• Easy clip on function of the front harness system – simple to use


How will putting my pet on a wheelchair improve his or her health?

Getting your dog on a wheelchair can help improve many aspects of your pet’s life tremendously. At the forefront are the more obvious physical benefits, your pet will be able to move around, toughen its remaining functional limbs, and fight the other signs of deterioration by improving overall health.Then, there is also the emotional health aspect. Being unable to move around and feeling helpless is a sure downer, especially for once highly active pets. Giving your pet a chance to walk, run, play, and socialize will do wonders for your pet’s attitude and outlook, which in turn will reflect on his or her physical well-being as well.


How long will it take for my pet to get used to the wheelchair?

Every pet is different. Some pets take to mobility aids the almost instantly while others will need a bit more time to get used to the idea and the actual physical sensation of being on one.Many other factors such as a pet’s age, the condition it suffers from, general health and strength, and even personality can determine the length of time a pet will take to get comfortable in a wheelchair. Observe you pet closely and follow the notes on the manual.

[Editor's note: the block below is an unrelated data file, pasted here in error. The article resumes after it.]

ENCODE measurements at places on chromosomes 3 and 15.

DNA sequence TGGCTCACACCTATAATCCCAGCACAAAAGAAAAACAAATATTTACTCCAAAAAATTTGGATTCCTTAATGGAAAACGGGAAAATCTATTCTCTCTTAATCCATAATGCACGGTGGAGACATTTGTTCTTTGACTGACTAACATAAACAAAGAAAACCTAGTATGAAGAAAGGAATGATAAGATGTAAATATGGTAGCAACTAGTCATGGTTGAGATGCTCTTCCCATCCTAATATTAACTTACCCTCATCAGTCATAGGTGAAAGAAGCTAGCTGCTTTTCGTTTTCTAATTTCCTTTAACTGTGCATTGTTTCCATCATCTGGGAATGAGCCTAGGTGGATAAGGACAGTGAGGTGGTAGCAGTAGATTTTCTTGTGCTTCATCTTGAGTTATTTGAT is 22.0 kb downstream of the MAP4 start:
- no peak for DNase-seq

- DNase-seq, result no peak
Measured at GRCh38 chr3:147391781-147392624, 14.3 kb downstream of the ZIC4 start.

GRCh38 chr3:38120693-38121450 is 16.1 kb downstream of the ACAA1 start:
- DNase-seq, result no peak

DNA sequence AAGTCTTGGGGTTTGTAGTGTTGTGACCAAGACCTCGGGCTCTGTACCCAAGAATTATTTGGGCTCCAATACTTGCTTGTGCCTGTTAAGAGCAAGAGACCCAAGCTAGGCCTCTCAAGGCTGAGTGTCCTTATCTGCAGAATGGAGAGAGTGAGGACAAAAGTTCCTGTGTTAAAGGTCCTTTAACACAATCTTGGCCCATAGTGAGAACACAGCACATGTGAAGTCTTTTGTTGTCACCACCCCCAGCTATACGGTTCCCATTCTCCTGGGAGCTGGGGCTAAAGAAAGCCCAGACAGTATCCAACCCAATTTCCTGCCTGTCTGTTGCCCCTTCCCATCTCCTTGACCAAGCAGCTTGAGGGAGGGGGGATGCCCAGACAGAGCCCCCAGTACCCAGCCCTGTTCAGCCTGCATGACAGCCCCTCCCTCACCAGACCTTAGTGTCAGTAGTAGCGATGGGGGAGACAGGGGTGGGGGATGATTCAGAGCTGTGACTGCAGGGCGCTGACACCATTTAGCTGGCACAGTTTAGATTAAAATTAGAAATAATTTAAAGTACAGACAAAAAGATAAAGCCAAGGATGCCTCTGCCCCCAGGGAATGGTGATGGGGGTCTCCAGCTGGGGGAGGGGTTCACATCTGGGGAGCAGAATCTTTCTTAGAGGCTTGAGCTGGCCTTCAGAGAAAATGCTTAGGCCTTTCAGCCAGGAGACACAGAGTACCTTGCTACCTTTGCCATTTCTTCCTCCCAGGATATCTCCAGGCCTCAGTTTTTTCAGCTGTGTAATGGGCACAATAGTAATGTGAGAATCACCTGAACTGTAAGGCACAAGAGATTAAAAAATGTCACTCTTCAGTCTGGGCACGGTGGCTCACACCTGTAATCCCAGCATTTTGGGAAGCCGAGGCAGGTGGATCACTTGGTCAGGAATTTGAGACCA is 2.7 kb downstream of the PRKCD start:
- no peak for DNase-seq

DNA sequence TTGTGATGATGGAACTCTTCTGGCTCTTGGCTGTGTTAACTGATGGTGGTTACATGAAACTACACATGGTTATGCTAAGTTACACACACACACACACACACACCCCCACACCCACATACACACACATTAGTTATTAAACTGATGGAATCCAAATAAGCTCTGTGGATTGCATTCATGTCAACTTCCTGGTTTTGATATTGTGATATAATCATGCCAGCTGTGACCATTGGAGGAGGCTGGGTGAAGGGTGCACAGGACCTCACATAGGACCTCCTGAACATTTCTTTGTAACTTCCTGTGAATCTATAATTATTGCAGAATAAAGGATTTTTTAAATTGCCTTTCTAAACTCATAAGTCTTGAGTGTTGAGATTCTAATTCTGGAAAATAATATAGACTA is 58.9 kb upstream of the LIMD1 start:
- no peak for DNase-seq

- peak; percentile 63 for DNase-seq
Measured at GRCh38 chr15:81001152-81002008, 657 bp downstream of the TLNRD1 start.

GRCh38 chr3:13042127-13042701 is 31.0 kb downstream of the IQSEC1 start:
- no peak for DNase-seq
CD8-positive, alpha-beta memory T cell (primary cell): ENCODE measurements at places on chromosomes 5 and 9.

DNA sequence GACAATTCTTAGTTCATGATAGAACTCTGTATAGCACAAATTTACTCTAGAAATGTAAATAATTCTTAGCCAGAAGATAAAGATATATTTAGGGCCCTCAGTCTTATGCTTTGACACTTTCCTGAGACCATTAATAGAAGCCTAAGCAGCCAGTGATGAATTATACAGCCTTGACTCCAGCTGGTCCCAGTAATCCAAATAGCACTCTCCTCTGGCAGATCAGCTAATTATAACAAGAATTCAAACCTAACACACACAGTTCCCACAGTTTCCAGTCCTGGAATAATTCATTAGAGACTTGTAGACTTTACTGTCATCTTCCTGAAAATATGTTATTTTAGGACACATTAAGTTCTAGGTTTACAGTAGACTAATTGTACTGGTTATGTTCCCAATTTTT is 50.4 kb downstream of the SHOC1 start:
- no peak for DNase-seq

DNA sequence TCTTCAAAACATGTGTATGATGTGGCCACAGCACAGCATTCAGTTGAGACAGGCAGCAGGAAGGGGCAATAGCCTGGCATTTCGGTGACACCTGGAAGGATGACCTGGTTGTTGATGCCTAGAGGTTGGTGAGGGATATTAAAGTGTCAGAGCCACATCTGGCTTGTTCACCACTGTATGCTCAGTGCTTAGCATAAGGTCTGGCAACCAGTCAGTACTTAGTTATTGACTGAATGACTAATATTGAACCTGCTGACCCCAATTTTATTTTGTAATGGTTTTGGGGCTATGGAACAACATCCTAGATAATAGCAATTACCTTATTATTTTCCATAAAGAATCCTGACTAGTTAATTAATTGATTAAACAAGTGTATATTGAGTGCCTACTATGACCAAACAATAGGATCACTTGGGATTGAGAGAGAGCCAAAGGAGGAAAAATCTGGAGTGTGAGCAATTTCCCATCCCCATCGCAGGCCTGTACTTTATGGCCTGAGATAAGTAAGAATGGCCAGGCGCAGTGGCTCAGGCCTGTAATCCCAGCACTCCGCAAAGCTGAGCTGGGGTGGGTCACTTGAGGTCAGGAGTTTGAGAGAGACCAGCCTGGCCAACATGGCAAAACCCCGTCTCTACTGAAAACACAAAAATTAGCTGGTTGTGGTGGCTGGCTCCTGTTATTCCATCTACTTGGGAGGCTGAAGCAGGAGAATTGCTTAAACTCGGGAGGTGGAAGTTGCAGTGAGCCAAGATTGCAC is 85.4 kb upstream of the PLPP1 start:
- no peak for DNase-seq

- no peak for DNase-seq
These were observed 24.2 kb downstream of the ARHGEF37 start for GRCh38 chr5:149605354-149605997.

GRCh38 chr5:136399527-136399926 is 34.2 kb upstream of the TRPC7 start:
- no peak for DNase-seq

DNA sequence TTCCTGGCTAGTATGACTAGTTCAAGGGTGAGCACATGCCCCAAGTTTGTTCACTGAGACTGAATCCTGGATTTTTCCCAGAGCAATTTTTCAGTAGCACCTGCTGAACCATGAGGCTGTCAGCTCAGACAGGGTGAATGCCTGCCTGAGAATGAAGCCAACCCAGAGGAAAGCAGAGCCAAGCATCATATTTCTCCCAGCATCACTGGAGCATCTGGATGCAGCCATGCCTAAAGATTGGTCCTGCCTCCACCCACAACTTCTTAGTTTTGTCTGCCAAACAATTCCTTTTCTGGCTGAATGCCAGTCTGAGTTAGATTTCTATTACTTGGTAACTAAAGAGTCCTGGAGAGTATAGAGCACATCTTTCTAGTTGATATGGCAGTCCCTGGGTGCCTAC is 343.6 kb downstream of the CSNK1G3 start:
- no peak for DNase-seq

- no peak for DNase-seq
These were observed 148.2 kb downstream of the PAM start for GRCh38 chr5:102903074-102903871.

Can my pet go down steps while on a wheelchair?

Yes. Your pet can go up and down some steps with help and supervision.


How long can my pet stay in the wheelchair?


If your pet is just starting out on a wheelchair, we recommend short durations to get them used to being on one and to strengthen their forelegs. The basic regimen is a 10-minute session of walking while on the wheelchair over a hard surface, twice a day for the first few days. You can increase the sessions to three times a day once your pet has adapted. As your pet develops more strength, you can extend the time it spends on the wheelchair based on its stamina. An important thing to keep in mind is that pet wheelchairs are not intended for use for long durations. Make the most out of them for your pet by using the wheelchairs for trips outside, playing, socialization, and exercise. After plenty of activity, your pet will most likely be ready to rest and relax at home and off the wheelchair. You also get your pet on the wheelchair more often in a day if he or she needs it.

Can my pet relieve himself/herself while in the wheelchair?


Yes. Our wheelchair is designed in a way that will not hamper your pet’s ability to relieve itself. Being on the wheelchair and going for a walk also reinforces their “bathroom” schedule.